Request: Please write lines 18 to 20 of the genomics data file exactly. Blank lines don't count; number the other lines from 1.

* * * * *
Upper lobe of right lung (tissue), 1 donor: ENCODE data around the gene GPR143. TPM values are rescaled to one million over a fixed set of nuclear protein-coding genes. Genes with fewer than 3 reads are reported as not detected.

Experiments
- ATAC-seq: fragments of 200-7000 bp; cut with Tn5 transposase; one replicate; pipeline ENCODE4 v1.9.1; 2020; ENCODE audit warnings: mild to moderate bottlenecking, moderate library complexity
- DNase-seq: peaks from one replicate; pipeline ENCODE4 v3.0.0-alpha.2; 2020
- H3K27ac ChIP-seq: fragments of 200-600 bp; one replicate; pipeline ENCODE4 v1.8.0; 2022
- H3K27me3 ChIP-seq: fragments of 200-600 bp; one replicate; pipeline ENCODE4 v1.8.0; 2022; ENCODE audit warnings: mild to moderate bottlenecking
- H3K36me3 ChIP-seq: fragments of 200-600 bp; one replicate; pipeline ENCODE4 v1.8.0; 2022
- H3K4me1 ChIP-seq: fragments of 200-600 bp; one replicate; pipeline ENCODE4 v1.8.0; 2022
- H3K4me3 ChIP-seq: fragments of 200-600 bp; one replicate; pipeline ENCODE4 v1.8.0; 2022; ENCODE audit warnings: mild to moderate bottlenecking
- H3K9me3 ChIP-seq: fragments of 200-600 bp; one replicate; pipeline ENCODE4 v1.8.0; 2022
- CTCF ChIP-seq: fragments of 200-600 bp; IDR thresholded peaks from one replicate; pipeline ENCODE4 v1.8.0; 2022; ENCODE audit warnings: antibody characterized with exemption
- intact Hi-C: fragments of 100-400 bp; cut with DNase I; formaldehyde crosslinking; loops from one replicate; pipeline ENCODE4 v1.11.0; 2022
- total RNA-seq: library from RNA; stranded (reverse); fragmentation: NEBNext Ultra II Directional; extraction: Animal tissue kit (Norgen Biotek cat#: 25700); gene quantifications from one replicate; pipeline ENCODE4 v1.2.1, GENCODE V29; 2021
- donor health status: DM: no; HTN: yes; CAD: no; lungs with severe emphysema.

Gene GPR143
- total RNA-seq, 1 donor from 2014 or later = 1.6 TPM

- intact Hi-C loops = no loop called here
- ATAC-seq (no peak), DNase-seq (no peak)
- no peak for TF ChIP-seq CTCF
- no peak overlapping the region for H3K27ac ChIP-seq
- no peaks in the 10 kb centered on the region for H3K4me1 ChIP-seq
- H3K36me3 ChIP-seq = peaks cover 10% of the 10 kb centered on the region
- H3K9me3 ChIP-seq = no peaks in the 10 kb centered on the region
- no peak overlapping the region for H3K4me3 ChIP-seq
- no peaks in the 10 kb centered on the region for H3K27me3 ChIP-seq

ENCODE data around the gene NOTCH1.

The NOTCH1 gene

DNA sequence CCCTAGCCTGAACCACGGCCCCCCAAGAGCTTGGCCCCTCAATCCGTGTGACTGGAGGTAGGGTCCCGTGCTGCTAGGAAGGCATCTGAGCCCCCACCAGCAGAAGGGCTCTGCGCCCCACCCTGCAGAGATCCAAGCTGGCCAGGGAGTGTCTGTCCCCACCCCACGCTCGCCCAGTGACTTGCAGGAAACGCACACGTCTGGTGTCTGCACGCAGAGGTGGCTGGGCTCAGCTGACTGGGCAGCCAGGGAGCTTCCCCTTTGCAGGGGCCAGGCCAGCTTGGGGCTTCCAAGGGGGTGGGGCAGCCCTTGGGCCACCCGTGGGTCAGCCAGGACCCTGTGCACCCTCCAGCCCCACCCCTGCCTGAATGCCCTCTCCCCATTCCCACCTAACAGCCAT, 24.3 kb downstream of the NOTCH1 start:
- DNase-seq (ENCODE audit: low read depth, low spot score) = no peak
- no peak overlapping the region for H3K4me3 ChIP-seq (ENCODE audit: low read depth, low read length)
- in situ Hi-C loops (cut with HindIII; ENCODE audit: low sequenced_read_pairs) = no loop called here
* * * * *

- ATAC-seq (no peak), DNase-seq (no peak)
- no peak for TF ChIP-seq CTCF
- no peak overlapping the region for H3K27ac ChIP-seq